An Airsoft Gun Gets Mounted On The Gravity Industries "Iron Man" Flying Suit

Gungho Cowboy

Gravity Industries Jet Suit

The war technology got a small race on the side, the quest to have a fully usable flying suit for soldiers. There are two companies that have been hitting the news: the French company Zapata with their Flyboard; and the British company Gravity Industries with their "Iron Man" Jet Propulsion Suit. Both are looking into military applications for their flying contraptions as these promise faster reaction times for soldiers in getting to and from their missions and at the same time allow them to be able to take the advantage of elevation.

Whilst Zapata developed a hoverboard as the platform for aerial flight, Gravity Industries developed the “Iron Man” flying suit is a Jet-engine body controlled suit and you can see the jet engines at the arms of the wearer. Franky Zapata, the founder of the Zapata recently crossed the English Channel with the hoverboard and Gravity Industries set the Guinness Record for Fastest Jet Pack.

Zapata also demonstrated the possible military applications and the French Special Forces are interested in this tech. He stole the show during the Bastille Day Military Parade last July and he flew armed with a rifle. For the Gravity Industry Iron Man flying suit, it’s not straightforward to arm a soldier using it.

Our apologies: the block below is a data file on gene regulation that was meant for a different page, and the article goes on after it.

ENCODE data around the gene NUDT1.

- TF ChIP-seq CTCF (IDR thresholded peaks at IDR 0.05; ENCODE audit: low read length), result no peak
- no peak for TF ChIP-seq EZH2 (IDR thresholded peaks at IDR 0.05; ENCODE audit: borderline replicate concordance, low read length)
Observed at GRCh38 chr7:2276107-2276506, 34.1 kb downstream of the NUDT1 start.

Since the Jet engines are on the arms of the suit, the arms are fully occupied with controlling the flight and thus, enable to hold a weapon. Face with this problem, Gravity Industries enlisted the help of engineer and hacker James Bruton to devise a way for the suit to be armed. The solution is not more of Iron Man weaponry, but that of War Machine, which is worn by James Rupert Rhodes in Iron Man which is played by Don Cheadle in the Iron Man 2 and 3 films.

Instead of mounting a real gun on the turret which is attached to the backpack of the suit, Bruton used an airsoft gun perhaps for two reasons: first no firearm licence and second, safety purposes as this is still an experimental design. The gun turrets moves to where the flyer faces, mirroring the helmet. The contraption itself is made of 3D printed parts, with sensors, servos, and a 2-axis gimbal to stabilize the rifle’s movements.  

It works with the AEG, though it will take more work if it is used with a real gun as one has to factor in recoil, muzzle climb, ammo reloading, etc. There is no way the wearer of the suit can reload a rifle with a fresh magazine whilst in flight, he has to land to change magazine unless the gun is a belt fed one. Using a belt-fed gun is another problem, ammo weight and where to store the ammo box at the back of the suit that might compromise tank capacity. The benefit of belt fed gun turret for the suit is more time to hover in the air and rain bullets on the hapless enemies below.

It’s still a long way to go before we see warfighters flying to missions without the need of a chopper or a plane for an air drop, just with jet packs, but we are getting there.

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